Annotating was a tool that my teachers required in my high school English classes. The reasoning behind it is to help students identify the important details within a text. Supposedly it teaches students to read in a more engaged fashion in preparation for a test, paper or other assessment that will follow the reading of a novel, short story or poem. However, I feel that annotating is not being used correctly by students or teachers. In my opinion annotating leads students to read solely for the purpose of completing the required criteria set by the teacher. It also leads teachers to make strict rubrics requiring a set number of annotations students must complete. I believe that this use of annotation is defeating the purpose of reading.
Annotating was something that I was required to do beginning in high school. The idea of writing inside of books was something I was unfamiliar with, however, because it was a requirement, I was forced to do it. I remember my teacher telling us that we had to write/underline/star at least 5 things per page of the book we were reading. I, being a diligent student consistently found 5 things I had a question or connection with and highlighted them. However, I discovered that my peers were simply highlighting/underlining 5 sentences and moving on without reading the material. Their Their attitude was, “Its for a grade, why would I waste my time with actually reading the book when our teachers only care if we note 5 things per page?” While this was seriously perplexing to me, I can understand their viewpoint because teachers put too much emphasis on finding the five required elements. However, they didn’t check to ensure that the 5 things highlighted were of substance and meaning to the novel itself.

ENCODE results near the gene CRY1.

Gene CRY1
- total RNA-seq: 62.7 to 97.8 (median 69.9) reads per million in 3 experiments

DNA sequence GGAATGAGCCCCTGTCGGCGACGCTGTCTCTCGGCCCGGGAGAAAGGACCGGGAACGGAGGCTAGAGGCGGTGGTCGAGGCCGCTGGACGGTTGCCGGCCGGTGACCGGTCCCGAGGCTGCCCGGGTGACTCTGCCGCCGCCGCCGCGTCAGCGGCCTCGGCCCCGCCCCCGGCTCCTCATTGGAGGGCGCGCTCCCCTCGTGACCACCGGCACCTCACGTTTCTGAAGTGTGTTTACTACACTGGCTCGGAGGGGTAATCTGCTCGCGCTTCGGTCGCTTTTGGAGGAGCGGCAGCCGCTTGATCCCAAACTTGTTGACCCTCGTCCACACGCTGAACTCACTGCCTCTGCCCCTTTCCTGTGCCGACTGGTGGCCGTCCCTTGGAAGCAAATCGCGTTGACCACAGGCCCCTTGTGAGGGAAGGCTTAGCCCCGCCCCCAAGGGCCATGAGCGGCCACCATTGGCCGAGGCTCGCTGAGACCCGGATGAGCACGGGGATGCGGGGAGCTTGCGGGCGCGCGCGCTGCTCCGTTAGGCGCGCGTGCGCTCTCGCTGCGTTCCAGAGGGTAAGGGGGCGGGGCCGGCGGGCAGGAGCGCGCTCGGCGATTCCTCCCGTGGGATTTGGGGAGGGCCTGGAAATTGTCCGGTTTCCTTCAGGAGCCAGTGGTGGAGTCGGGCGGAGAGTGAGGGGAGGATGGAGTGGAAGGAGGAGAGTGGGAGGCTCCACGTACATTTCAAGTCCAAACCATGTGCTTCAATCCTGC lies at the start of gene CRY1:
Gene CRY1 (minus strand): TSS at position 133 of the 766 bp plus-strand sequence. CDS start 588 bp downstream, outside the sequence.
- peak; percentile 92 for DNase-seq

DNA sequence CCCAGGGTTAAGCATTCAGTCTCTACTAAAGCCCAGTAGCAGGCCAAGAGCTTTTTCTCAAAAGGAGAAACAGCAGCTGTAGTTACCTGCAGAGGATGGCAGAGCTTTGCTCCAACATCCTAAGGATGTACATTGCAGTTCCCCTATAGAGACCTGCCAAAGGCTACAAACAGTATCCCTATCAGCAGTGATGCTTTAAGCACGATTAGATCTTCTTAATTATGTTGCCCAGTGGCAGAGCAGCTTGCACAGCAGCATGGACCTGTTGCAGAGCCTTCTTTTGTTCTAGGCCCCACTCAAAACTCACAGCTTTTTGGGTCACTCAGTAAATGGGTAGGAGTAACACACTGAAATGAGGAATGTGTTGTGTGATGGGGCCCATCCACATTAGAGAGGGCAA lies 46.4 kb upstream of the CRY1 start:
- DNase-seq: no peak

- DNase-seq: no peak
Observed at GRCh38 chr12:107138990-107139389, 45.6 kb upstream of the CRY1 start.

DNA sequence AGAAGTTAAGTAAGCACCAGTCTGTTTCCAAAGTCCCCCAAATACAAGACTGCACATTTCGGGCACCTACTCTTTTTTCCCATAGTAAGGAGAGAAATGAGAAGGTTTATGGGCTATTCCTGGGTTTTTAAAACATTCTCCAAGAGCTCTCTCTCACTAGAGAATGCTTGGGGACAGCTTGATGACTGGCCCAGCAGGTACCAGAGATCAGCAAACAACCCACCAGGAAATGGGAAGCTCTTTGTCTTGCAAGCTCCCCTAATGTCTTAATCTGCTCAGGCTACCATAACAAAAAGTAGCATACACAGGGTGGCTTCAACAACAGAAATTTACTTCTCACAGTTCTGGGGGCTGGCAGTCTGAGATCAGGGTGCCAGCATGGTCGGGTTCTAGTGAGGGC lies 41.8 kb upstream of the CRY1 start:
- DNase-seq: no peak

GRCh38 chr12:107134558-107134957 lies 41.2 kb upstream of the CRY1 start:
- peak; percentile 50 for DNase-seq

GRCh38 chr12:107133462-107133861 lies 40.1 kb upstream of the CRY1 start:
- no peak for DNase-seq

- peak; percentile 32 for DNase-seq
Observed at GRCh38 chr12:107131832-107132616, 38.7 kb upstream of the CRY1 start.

I also remember watching some of my teachers grading annotations. They would simply count 1, 2, 3, 4 and 5 on each page without reading whatever was highlighted or written. I know numerous people who would legitimately put a song on their iPod and write down the lyrics of the song they listened to as they flipped the page. The crazy part about this is those students received 100s. How is this beneficial to anyone involved? I feel that annotations should be a choice. I know for some students annotating is helpful in their reading process, and then I also knew the iPod lyric writers…
Personally, I feel that the requirement of annotating caused me to read in a more mechanical way, which is not something I enjoy. I don’t think that there are necessarily 5 important things written on every single page of a novel that need to be identified in order to understand the central themes and messages conveyed in a book. Isn’t that the point of reading a book, understanding the central messages that an author is trying to convey? In many cases I feel that annotations causes a distraction, which causes the reader to fail to understand the overall meaning of a book. I wonder if authors intended for their books to be read in this manner? I would love to ask them what they think about the concept of annotations.